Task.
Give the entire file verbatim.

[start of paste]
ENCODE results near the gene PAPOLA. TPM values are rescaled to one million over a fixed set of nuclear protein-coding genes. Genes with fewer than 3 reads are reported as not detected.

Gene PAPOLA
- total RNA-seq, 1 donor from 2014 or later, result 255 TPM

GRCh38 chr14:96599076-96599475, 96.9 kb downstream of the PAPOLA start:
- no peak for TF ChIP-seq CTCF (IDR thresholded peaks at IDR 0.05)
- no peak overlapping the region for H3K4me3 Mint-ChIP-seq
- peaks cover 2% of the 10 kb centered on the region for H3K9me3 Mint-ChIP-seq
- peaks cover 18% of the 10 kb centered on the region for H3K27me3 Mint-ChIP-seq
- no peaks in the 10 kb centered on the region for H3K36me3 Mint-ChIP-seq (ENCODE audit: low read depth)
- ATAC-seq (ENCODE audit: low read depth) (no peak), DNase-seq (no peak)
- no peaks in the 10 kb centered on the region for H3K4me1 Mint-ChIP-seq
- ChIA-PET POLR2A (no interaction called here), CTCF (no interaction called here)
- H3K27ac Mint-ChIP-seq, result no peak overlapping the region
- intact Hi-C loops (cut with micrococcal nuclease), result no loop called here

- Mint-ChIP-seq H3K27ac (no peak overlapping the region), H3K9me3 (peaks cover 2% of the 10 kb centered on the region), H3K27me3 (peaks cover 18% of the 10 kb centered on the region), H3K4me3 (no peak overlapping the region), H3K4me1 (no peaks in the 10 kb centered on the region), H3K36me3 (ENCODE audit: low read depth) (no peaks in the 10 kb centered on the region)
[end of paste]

ENCODE results near the gene PAPOLA. TPM values are rescaled to one million over a fixed set of nuclear protein-coding genes. Genes with fewer than 3 reads are reported as not detected.

Gene PAPOLA
- total RNA-seq, 1 donor from 2014 or later, result 255 TPM

GRCh38 chr14:96599076-96599475, 96.9 kb downstream of the PAPOLA start:
- no peak for TF ChIP-seq CTCF (IDR thresholded peaks at IDR 0.05)
- no peak overlapping the region for H3K4me3 Mint-ChIP-seq
- peaks cover 2% of the 10 kb centered on the region for H3K9me3 Mint-ChIP-seq
- peaks cover 18% of the 10 kb centered on the region for H3K27me3 Mint-ChIP-seq
- no peaks in the 10 kb centered on the region for H3K36me3 Mint-ChIP-seq (ENCODE audit: low read depth)
- ATAC-seq (ENCODE audit: low read depth) (no peak), DNase-seq (no peak)
- no peaks in the 10 kb centered on the region for H3K4me1 Mint-ChIP-seq
- ChIA-PET POLR2A (no interaction called here), CTCF (no interaction called here)
- H3K27ac Mint-ChIP-seq, result no peak overlapping the region
- intact Hi-C loops (cut with micrococcal nuclease), result no loop called here

- Mint-ChIP-seq H3K27ac (no peak overlapping the region), H3K9me3 (peaks cover 2% of the 10 kb centered on the region), H3K27me3 (peaks cover 18% of the 10 kb centered on the region), H3K4me3 (no peak overlapping the region), H3K4me1 (no peaks in the 10 kb centered on the region), H3K36me3 (ENCODE audit: low read depth) (no peaks in the 10 kb centered on the region)